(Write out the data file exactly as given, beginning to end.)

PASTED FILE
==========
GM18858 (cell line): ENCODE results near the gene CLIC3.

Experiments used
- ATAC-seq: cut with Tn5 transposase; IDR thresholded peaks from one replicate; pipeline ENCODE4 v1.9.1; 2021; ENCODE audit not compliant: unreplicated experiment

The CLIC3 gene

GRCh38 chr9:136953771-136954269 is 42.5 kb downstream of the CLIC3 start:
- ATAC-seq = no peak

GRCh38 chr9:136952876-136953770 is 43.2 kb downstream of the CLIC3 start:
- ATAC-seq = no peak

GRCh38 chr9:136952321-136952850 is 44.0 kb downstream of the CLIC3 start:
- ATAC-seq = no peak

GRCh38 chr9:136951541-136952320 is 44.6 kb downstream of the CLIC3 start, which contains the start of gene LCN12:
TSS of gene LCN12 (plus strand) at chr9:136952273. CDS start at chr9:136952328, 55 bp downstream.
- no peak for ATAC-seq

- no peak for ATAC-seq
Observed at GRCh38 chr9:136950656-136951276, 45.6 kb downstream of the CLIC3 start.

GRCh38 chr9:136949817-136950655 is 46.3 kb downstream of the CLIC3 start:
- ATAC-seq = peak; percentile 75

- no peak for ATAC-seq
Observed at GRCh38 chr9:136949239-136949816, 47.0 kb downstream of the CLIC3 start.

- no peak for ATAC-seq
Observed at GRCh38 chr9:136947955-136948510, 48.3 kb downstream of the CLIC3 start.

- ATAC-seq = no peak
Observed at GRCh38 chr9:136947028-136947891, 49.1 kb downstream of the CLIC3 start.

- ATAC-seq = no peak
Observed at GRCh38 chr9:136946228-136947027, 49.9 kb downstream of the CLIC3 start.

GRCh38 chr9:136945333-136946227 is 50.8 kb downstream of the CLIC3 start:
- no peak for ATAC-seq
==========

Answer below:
GM18858 (cell line): ENCODE results near the gene CLIC3.

Experiments used
- ATAC-seq: cut with Tn5 transposase; IDR thresholded peaks from one replicate; pipeline ENCODE4 v1.9.1; 2021; ENCODE audit not compliant: unreplicated experiment

The CLIC3 gene

GRCh38 chr9:136953771-136954269 is 42.5 kb downstream of the CLIC3 start:
- ATAC-seq = no peak

GRCh38 chr9:136952876-136953770 is 43.2 kb downstream of the CLIC3 start:
- ATAC-seq = no peak

GRCh38 chr9:136952321-136952850 is 44.0 kb downstream of the CLIC3 start:
- ATAC-seq = no peak

GRCh38 chr9:136951541-136952320 is 44.6 kb downstream of the CLIC3 start, which contains the start of gene LCN12:
TSS of gene LCN12 (plus strand) at chr9:136952273. CDS start at chr9:136952328, 55 bp downstream.
- no peak for ATAC-seq

- no peak for ATAC-seq
Observed at GRCh38 chr9:136950656-136951276, 45.6 kb downstream of the CLIC3 start.

GRCh38 chr9:136949817-136950655 is 46.3 kb downstream of the CLIC3 start:
- ATAC-seq = peak; percentile 75

- no peak for ATAC-seq
Observed at GRCh38 chr9:136949239-136949816, 47.0 kb downstream of the CLIC3 start.

- no peak for ATAC-seq
Observed at GRCh38 chr9:136947955-136948510, 48.3 kb downstream of the CLIC3 start.

- ATAC-seq = no peak
Observed at GRCh38 chr9:136947028-136947891, 49.1 kb downstream of the CLIC3 start.

- ATAC-seq = no peak
Observed at GRCh38 chr9:136946228-136947027, 49.9 kb downstream of the CLIC3 start.

GRCh38 chr9:136945333-136946227 is 50.8 kb downstream of the CLIC3 start:
- no peak for ATAC-seq